Tag Archives: Howard M. Sachar

  • From Management Consulting to Medieval History: How I Became a History Editor at University of Toronto Press

    By Natalie Fingerhut

    I didn't see this career coming. It wasn't on my radar after completing my MA in History at the University of Toronto. It wasn't on my radar after I left the PhD program in Genocide Studies at Concordia University either. From there, I took all of my sharply-honed reading and writing skills and set off on a totally different career path. First, I became what was then called a Technical Writer. I wrote computer manuals to help people use complicated software programs. My background in communicating complicated events in Cambodian history to a less-knowledgeable audience was surprisingly helpful. From there, I moved into the area of Business Analysis where the interviewing skills I had learned during my MA evaluating settlement programs for newcomers to Toronto came in handy. Business analysts interview people on what they need to do their job and then communicate those needs to computer programmers who try to create useful tools to help these people. (It’s not so different from what I do now as an editor in Higher Education where I ask people what they need for their courses and then work with others to deliver useful materials.) From Business Analysis, I moved into Management Consulting where I helped senior-level professionals strategize on how to improve their hospitals, government ministries, and insurance companies. Here, I used my toolkit of reading, writing, and analysis: skills that I had learned through studying history. In this position, I improved my people skills, taught others how to give effective presentations, and learned how to project manage—all of which are necessary in my current position.

    But something was missing. I felt like I wasn’t contributing. I wasn’t making the world a better place. Jews have a phrase for this: Tikkun Olam—the improvement of our world. As a Jewish child, the obligation of Tikkun Olam was central to my religious education. And here I was in my mid-30s not fulfilling my mandate.

    After I had my first child, I decided that I needed to revisit that mandate. I went to a career counsellor who assessed my skills. I had originally considered teaching, public relations for not-for-profits, or human rights law. After three sessions, the counsellor wrote in big red letters on my file: Editor!

    I went back to school to take courses in publishing. Not since graduate school had I been so focused and so engaged. I was privileged to be offered an internship at Random House Canada where I learned the ropes. I enjoyed trade publishing and became known as the intern who would read all the non-fiction manuscripts. Soon after, a dream job appeared: History Editor at Broadview Press, which later became the Higher Education Division at University of Toronto Press. The rest, as they say, is history. My job is the perfect marriage of my history background, my business skills, and my fulfillment of Tikkun Olam.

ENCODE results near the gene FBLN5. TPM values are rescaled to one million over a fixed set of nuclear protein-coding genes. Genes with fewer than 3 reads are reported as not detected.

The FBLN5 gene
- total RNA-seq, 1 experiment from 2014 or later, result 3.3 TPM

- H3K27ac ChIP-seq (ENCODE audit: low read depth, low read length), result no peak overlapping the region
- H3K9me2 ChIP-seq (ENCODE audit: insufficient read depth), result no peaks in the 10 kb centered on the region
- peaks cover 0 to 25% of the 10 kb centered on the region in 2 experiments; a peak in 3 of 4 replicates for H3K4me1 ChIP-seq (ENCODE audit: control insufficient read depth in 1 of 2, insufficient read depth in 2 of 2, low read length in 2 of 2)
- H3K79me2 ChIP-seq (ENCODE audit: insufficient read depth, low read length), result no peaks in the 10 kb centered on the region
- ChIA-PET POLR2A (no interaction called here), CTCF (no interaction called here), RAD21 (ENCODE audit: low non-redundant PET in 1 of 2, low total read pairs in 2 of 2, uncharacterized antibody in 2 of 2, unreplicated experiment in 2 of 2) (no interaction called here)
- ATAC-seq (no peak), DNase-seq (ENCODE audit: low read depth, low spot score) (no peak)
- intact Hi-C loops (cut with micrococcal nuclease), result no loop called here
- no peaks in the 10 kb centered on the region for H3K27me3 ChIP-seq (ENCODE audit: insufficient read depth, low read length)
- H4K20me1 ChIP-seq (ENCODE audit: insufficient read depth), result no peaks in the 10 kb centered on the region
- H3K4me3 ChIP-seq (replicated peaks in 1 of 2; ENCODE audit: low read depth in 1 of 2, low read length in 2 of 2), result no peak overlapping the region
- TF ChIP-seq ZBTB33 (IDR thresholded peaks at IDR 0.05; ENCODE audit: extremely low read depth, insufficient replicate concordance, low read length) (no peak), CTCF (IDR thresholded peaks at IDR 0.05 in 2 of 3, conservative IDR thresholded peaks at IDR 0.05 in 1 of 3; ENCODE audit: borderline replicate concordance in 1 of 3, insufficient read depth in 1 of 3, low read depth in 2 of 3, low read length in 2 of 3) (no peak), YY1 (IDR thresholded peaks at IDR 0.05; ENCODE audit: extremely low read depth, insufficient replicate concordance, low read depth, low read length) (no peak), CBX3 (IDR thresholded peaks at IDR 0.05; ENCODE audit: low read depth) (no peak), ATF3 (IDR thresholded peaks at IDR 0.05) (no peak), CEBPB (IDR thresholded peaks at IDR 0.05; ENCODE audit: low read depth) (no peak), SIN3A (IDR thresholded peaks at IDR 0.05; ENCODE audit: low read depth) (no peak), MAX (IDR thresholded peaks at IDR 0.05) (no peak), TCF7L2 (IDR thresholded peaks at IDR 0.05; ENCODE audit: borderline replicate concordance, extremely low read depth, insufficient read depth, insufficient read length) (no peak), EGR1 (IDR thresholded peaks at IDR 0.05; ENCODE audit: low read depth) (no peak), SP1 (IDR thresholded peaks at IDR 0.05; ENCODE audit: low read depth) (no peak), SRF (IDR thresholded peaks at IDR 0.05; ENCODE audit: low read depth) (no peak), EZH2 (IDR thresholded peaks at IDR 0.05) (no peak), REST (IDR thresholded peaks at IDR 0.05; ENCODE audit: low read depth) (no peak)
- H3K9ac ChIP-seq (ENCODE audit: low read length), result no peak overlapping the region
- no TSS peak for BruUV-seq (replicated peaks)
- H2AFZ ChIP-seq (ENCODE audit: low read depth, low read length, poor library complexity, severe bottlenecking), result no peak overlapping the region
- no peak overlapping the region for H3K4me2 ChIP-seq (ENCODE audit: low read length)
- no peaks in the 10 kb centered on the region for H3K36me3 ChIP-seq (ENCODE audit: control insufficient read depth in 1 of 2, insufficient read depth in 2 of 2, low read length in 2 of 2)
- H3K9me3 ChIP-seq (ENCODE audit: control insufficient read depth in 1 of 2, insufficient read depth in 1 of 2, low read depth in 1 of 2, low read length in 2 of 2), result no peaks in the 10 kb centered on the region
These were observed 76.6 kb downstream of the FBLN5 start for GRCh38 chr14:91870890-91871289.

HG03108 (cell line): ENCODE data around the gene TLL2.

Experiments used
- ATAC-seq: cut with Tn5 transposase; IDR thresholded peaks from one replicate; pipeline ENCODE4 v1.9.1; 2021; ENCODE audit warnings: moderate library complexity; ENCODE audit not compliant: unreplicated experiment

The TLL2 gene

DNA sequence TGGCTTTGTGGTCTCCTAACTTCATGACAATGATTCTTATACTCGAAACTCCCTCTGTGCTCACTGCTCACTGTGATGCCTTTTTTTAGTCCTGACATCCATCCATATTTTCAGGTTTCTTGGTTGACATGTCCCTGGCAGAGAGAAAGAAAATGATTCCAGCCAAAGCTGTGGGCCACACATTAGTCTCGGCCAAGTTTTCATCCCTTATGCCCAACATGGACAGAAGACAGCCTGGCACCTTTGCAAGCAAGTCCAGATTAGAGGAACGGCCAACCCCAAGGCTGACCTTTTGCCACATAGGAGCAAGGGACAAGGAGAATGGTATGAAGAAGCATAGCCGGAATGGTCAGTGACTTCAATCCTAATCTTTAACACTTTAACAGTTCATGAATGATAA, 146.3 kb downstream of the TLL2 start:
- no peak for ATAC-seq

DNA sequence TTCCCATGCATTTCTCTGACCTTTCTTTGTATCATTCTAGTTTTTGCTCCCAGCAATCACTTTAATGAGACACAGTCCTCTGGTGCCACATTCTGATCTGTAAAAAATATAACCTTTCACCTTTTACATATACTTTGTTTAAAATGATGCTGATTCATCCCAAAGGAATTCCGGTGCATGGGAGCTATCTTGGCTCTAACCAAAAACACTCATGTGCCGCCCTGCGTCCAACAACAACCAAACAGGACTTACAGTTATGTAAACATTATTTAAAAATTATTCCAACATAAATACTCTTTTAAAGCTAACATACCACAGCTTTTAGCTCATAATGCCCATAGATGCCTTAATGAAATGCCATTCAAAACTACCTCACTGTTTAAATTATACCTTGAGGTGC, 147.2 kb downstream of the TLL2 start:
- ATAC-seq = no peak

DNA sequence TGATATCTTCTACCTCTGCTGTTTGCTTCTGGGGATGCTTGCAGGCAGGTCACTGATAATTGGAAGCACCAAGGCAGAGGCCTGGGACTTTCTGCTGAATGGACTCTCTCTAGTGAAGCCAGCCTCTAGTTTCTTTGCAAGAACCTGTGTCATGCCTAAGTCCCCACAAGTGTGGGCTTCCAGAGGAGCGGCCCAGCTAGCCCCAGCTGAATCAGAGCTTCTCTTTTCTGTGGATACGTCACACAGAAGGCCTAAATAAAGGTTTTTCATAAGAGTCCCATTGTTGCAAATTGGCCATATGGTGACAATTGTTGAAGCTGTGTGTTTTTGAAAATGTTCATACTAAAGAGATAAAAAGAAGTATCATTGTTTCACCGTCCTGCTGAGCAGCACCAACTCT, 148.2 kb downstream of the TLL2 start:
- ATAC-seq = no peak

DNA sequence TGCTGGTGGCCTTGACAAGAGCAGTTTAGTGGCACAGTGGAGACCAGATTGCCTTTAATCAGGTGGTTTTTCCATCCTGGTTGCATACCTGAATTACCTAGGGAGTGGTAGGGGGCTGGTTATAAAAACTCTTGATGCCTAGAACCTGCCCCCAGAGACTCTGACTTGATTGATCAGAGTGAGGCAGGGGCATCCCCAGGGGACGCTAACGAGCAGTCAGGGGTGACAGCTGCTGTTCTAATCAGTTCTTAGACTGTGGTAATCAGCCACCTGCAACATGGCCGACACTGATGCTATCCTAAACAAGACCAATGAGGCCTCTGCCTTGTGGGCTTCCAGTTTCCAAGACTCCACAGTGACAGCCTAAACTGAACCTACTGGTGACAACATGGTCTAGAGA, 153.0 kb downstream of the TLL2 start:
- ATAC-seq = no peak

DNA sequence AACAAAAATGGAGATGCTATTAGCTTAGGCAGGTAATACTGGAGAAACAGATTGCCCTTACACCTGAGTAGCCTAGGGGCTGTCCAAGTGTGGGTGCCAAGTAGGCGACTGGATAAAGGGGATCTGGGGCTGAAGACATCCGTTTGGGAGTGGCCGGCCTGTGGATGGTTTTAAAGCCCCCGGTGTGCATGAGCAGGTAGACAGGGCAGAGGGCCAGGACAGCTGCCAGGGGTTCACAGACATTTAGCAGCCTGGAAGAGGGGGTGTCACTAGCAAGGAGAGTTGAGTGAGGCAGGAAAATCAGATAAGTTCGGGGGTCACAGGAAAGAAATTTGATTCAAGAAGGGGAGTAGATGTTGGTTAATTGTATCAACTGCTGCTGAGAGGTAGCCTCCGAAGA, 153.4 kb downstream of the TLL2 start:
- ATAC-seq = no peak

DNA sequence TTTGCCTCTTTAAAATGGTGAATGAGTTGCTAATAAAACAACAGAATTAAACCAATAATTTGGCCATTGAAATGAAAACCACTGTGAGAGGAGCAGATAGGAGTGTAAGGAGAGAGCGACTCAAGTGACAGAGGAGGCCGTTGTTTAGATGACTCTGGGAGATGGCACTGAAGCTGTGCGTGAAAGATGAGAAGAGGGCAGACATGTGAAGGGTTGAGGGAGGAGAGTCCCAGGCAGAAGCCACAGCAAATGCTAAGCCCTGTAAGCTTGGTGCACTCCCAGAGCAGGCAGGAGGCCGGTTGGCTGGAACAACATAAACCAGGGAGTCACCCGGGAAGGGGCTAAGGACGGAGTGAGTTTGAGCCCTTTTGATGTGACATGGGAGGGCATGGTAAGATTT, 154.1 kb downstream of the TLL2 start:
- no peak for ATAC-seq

History BooksMy first ever author meeting was with the late Jill N. Claster at NYU. We were discussing her upcoming book with us: Sacred Violence: The European Crusades to the Middle East, 1095-1396. Jill impressed upon me my obligation to create materials that help undergraduates understand the past to create a better present. History is a teacher, she told me. And like all teachers, it isn’t perfect. But that doesn’t mean you don’t listen to it. Those words from a decade ago are a daily reminder to me of my obligation as a history editor.

    Our recently published political history, The Assassination of Europe, 1918-1942 by Howard M. Sachar, shows students how the voice of extremism can silence those of moderation. Our upcoming reader, Muslim and Christian Contact in the Middle Ages edited by Jarbel Rodriguez, illustrates a history of conflict but also—and this may surprise students—a history of co-existence. I recently received a timely proposal for a microhistory about a businessman caught in the crosshairs of religious violence in France. Not last week, but in the sixteenth century. We need to read these books, learn the lessons that are contained in their pages, and communicate them to future generations. As educators, this is not just our job, but our responsibility.

    Every morning, I look up at all the books I have published over the years (Jill Claster’s book sits front and centre) and I think about their dedicated authors, who are a constant source of inspiration. I also think about my colleagues, whose dedication, competence, and mutual love for our books transform “work” into “pleasure” and allow a moment of gratitude to pass before I open my inbox.